Where to put your money as the election goes down to the wire, according to the pros

  • Crucial battleground states Pennsylvania, Michigan, Wisconsin, Georgia, North Carolina were still counting ballots as of around 6 a.m. ET, with both President Donald Trump and Democratic challenger Joe Biden retaining possible paths to victory.
  • Nevertheless, Wall Street analysts shared their thoughts on where to invest amid the uncertainty.

With a number of key swings states in the U.S. presidential race still too close to call, Wall Street analysts are bracing for a period of market volatility.

Crucial battleground states Pennsylvania, Michigan, Wisconsin, Georgia, North Carolina were still counting ballots as of around 6 a.m. ET, with both President Donald Trump and Democratic challenger Joe Biden retaining possible paths to victory.

With vote counting requiring validation of ballots, supervision of the counting efforts and certification by State commissioners, delays may be lengthy and the individual state outcomes may only be certified when court rulings are final.

"This may have numerous unforeseen consequences for markets over the coming weeks," said David Bailin, chief investment officer at Citi Private Bank. "Accordingly, volatility is likely to remain high."

Nevertheless, Wall Street analysts shared their thoughts on where to invest amid the uncertainty.

'Look through volatility'

BlackRock said it would look past volatility and stick with "high-conviction" positions amid any upcoming sell-offs in risk assets, suggesting that low trading volumes may disproportionately amplify market moves.

A Democratic "sweep" looks increasingly unlikely, with Republicans expected to hold the Senate while Democrats retain the House of Representatives. This could affect the size and scope of prospective fiscal stimulus to shore up the economy from the effects of the coronavirus pandemic, BlackRock Investment Institute suggested.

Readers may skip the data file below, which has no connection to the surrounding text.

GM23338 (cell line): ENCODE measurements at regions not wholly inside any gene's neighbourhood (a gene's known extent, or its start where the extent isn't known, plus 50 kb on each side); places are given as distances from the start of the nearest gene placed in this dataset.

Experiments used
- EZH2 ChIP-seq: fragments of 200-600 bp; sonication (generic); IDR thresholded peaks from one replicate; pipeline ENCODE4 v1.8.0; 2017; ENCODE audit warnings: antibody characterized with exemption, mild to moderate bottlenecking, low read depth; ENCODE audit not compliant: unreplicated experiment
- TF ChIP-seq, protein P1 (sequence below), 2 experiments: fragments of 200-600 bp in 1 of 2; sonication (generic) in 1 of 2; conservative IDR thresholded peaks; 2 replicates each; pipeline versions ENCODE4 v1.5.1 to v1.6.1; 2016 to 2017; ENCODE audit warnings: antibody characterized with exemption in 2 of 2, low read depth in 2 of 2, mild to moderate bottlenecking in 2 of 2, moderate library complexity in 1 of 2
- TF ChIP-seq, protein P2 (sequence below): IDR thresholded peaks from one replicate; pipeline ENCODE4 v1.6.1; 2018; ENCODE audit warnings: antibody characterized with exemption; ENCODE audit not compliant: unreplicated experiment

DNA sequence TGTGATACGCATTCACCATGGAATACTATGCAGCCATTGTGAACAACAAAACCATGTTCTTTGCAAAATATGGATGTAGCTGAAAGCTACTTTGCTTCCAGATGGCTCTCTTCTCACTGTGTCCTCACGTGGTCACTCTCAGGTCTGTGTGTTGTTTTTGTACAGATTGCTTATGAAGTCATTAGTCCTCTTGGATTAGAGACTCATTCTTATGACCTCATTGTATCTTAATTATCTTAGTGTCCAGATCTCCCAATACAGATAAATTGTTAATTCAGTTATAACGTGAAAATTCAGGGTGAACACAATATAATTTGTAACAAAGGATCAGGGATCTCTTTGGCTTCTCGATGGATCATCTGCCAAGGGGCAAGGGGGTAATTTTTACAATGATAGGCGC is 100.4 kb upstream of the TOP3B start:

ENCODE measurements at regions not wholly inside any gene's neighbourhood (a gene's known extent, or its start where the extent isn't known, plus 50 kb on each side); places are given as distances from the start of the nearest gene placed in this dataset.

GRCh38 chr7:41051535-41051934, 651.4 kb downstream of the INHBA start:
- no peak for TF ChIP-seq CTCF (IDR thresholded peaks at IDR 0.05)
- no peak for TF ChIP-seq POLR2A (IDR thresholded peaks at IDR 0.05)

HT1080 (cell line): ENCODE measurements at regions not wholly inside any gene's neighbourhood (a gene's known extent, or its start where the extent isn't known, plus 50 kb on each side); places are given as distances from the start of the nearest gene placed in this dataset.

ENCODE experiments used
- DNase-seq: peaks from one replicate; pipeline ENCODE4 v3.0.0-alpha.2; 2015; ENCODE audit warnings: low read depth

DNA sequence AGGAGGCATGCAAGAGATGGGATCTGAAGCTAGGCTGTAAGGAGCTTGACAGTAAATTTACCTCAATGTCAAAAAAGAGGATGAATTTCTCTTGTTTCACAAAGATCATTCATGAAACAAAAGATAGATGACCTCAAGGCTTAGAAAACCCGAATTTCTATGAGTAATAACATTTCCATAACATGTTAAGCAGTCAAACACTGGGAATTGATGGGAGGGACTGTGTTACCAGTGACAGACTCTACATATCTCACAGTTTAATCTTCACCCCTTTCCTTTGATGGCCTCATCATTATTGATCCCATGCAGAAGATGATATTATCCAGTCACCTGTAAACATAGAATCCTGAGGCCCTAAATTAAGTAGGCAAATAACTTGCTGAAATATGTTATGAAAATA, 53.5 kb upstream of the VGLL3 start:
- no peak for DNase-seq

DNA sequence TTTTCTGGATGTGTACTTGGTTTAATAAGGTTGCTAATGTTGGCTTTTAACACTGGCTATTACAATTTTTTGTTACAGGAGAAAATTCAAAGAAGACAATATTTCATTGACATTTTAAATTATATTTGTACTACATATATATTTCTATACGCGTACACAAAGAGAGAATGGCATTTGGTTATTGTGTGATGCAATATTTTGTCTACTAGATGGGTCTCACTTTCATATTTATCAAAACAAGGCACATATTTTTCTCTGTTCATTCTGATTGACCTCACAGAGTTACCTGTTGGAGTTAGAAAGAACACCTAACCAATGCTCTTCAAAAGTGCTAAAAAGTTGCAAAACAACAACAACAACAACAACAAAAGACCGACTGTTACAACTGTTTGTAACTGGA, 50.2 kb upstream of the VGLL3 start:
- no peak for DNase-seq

"A Biden win with a divided Congress would constrain Democrats' ability to implement key policy priorities and launch large-scale fiscal stimulus," they said in a note.

"Stimulus in a second Trump term could be a bit larger, in our view, with negotiations on a fiscal package to cushion the virus shock restarting. We expect little public investment in either case."

BlackRock sees the election outcome as having a significant impact on equities and fixed income, with long-term yields capped under a Biden presidency with a divided Congress, or a Trump reelection. Analysts said U.S. Treasury yields could fall further after a run-up in yields before the election on expectations of a Democratic sweep.

"Longer term, however, we see government bonds challenged amid a higher inflation regime. We expect tech companies, the quality factor and large caps to perform strongly under a divided government – as they have done in the past," BlackRock said.

"We believe emerging market (EM) assets would likely outperform on improved trade sentiment in case of a Biden win, especially Asia ex-Japan assets."

Diversify and stay disciplined

In a note to investors Wednesday, UBS Chief Investment Officer Mark Haefele offered investors a playbook for the coming days and weeks. He retained a positive medium-term outlook for stocks and suggested investors use volatility to build long-term positions, position for dollar weakness going into 2021 and diversify equity portfolios.

"Although mega-cap tech is performing strongly today, we expect the relative laggards of 2020 to lead the next leg higher in 2021. These include US mid-caps, EMU (European Economic and Monetary Union) small- and midcaps, the U.K., and emerging market value stocks," Haefele said.

He also suggested buying into themes that will be accelerated by Covid-19, such as 5G, automation and robotics, along with protecting against the downsides amid the potential for both sides to launch legal challenges in the coming weeks.

"Aside from ensuring portfolios are well diversified across asset classes and geographies, now is also a time to consider stocks that are relatively insulated from campaign issues," Haefele said.

"These include companies in communication services; companies with a diverse revenue stream or diversified content; consumer staples; and portions of the IT sector that have remained out of the regulatory spotlight."

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